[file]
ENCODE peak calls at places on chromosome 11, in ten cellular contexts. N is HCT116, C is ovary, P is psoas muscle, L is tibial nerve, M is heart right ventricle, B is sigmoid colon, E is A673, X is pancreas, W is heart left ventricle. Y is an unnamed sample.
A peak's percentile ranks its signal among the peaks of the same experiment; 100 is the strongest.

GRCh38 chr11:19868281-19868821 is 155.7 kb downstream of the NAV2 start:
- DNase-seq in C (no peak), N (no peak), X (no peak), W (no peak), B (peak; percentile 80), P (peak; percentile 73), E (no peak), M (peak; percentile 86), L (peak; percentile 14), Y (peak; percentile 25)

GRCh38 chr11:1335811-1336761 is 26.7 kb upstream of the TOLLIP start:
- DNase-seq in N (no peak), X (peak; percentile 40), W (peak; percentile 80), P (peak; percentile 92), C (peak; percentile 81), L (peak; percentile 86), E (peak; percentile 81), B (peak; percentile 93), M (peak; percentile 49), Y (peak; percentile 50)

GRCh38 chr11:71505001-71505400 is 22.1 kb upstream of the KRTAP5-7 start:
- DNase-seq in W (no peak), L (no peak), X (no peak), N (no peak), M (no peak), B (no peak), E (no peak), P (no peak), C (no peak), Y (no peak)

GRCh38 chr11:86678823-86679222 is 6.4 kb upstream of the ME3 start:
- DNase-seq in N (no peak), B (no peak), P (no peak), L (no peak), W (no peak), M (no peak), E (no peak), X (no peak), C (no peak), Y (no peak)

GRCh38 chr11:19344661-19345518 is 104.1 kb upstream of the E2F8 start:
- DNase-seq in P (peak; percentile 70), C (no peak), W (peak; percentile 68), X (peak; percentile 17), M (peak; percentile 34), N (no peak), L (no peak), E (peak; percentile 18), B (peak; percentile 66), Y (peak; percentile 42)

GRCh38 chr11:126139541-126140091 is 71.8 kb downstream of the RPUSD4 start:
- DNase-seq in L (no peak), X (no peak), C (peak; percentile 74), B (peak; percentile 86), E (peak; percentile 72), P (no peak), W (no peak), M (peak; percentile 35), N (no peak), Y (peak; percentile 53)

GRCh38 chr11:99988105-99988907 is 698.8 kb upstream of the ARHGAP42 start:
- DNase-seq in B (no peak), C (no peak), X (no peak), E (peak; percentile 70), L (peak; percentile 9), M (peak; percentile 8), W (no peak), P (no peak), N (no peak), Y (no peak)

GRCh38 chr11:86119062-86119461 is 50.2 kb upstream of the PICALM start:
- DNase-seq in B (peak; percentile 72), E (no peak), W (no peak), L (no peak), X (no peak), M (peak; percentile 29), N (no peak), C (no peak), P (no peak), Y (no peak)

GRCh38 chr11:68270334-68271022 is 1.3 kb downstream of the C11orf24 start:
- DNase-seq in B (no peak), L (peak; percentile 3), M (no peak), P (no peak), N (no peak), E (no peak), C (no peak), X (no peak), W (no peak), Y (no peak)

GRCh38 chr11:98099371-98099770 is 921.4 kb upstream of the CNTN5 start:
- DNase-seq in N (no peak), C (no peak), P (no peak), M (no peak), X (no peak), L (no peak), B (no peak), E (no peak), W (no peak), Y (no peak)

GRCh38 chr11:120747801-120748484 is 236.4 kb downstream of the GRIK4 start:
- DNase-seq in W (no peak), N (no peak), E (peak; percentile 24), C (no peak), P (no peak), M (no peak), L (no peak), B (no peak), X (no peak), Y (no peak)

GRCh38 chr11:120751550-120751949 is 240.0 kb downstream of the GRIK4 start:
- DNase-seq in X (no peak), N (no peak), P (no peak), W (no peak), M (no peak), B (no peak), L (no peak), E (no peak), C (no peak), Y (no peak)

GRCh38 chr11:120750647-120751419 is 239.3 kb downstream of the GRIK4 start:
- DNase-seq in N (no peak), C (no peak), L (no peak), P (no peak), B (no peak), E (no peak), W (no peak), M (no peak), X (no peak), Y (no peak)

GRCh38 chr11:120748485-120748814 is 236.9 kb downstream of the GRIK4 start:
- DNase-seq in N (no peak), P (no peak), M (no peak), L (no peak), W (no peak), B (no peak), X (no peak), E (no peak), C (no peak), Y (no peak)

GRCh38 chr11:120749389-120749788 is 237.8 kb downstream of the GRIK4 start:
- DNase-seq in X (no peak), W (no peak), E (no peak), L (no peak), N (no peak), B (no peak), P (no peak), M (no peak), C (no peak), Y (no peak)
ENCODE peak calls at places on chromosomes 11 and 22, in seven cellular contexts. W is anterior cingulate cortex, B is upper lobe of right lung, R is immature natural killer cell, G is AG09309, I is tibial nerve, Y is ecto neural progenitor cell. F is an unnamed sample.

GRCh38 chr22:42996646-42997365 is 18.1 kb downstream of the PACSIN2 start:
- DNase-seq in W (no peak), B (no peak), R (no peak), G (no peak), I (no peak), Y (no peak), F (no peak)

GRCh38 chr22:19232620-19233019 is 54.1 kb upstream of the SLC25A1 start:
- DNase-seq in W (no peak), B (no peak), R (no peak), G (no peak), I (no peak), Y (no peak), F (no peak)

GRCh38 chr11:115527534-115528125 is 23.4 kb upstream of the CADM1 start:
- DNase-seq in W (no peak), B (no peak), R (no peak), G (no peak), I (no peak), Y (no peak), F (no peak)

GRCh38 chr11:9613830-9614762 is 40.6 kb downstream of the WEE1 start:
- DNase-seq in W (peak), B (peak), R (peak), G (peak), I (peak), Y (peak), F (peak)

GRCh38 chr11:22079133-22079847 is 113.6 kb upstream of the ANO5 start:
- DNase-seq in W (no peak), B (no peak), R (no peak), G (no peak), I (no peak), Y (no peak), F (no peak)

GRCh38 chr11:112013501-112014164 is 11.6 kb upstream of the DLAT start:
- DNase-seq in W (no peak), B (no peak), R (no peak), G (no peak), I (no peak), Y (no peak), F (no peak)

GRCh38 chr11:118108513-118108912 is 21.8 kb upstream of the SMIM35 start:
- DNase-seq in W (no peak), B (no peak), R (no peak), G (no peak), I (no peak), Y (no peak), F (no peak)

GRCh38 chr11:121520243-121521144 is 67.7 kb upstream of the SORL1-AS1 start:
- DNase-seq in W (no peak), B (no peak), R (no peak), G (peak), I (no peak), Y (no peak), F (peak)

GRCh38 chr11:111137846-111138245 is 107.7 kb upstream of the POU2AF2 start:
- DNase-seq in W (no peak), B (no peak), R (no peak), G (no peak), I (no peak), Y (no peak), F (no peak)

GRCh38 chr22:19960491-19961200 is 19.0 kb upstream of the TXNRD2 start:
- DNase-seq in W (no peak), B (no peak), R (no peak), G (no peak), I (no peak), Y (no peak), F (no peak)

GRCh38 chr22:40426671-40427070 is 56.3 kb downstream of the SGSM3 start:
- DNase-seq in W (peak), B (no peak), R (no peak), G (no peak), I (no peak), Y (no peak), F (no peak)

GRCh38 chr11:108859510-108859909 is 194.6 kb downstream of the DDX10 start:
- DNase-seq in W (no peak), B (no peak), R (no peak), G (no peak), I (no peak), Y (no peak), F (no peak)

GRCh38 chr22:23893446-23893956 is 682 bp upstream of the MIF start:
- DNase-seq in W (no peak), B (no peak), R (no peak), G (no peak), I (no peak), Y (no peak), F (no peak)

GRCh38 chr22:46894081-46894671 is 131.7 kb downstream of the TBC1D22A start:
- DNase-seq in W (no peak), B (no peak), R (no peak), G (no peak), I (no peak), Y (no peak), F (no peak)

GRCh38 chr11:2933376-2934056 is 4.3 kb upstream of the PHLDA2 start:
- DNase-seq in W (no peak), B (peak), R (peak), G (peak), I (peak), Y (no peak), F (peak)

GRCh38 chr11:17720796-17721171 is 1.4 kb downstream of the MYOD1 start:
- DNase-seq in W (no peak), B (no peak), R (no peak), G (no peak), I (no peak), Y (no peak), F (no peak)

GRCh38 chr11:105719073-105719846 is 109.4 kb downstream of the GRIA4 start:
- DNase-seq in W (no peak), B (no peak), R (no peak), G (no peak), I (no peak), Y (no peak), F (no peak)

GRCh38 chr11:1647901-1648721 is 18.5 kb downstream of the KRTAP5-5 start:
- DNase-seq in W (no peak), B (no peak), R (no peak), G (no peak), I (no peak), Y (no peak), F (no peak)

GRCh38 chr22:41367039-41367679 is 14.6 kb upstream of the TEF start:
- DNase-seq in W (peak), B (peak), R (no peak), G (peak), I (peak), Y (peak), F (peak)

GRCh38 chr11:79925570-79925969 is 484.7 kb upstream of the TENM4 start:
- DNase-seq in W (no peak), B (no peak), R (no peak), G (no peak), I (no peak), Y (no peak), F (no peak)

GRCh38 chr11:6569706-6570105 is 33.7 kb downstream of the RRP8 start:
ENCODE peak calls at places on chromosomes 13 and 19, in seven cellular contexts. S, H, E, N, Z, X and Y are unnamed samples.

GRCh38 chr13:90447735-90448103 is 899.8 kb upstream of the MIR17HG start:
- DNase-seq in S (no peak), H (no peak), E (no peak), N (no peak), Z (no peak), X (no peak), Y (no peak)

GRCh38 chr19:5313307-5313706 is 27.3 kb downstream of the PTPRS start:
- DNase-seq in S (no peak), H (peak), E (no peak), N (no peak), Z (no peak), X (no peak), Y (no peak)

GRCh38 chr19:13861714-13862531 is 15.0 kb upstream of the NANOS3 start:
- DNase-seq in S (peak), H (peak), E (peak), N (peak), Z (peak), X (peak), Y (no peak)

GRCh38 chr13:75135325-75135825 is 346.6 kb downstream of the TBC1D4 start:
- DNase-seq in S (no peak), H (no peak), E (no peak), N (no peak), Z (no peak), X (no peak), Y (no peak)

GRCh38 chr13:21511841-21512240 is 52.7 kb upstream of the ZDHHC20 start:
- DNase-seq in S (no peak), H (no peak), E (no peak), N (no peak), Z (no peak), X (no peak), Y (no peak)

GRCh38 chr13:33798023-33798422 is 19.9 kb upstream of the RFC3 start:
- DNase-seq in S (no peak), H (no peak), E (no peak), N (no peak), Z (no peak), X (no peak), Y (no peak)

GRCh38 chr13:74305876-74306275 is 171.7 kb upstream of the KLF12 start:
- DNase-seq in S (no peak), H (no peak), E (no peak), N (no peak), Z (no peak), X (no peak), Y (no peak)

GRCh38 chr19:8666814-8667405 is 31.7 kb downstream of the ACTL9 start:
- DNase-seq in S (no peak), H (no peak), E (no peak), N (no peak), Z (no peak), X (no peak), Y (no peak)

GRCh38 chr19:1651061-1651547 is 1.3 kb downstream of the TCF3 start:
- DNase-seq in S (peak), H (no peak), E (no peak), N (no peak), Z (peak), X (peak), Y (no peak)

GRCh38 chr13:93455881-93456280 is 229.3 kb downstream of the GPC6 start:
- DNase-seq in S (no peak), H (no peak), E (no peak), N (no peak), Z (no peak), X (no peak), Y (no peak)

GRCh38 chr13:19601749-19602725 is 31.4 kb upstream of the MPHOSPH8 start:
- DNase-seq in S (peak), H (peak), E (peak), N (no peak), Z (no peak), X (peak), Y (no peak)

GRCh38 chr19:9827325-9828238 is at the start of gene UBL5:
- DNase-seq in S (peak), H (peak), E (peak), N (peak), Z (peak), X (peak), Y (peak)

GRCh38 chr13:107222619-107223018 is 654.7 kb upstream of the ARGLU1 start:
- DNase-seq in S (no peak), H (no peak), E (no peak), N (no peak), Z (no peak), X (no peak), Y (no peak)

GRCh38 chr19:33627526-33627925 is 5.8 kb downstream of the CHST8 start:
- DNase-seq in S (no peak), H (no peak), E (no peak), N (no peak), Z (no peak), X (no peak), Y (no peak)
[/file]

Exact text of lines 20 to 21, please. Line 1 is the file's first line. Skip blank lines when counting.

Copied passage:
- DNase-seq in B (no peak), L (peak; percentile 3), M (no peak), P (no peak), N (no peak), E (no peak), C (no peak), X (no peak), W (no peak), Y (no peak)

GRCh38 chr11:98099371-98099770 is 921.4 kb upstream of the CNTN5 start: